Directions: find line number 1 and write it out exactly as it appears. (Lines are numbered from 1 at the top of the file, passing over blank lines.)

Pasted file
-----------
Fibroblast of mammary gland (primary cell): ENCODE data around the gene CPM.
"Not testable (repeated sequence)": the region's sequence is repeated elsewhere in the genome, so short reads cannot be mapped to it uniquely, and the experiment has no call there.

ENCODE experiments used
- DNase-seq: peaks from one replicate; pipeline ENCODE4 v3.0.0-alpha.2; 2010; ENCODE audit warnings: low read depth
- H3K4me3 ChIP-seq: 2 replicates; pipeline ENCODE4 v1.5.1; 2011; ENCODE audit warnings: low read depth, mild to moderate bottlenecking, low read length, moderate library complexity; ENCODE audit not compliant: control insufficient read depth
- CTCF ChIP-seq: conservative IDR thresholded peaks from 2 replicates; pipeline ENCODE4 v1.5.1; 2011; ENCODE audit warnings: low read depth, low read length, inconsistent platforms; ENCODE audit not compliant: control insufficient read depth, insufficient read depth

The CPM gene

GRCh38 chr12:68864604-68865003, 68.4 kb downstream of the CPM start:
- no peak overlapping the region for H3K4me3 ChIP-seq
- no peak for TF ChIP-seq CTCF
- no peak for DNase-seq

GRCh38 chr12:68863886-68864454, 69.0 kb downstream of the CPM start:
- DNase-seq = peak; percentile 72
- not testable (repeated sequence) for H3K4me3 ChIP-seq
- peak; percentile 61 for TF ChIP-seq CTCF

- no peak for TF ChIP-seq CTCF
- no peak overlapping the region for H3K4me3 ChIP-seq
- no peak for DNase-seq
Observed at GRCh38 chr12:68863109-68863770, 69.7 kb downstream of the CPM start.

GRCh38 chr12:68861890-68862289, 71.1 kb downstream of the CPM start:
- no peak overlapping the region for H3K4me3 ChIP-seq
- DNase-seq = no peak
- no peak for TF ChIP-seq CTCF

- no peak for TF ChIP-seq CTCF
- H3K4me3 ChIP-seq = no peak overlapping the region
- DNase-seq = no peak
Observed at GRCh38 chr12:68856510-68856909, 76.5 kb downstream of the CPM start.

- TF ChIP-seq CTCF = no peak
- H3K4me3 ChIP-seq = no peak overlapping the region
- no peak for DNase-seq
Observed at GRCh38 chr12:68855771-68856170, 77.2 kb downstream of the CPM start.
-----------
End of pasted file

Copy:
Fibroblast of mammary gland (primary cell): ENCODE data around the gene CPM.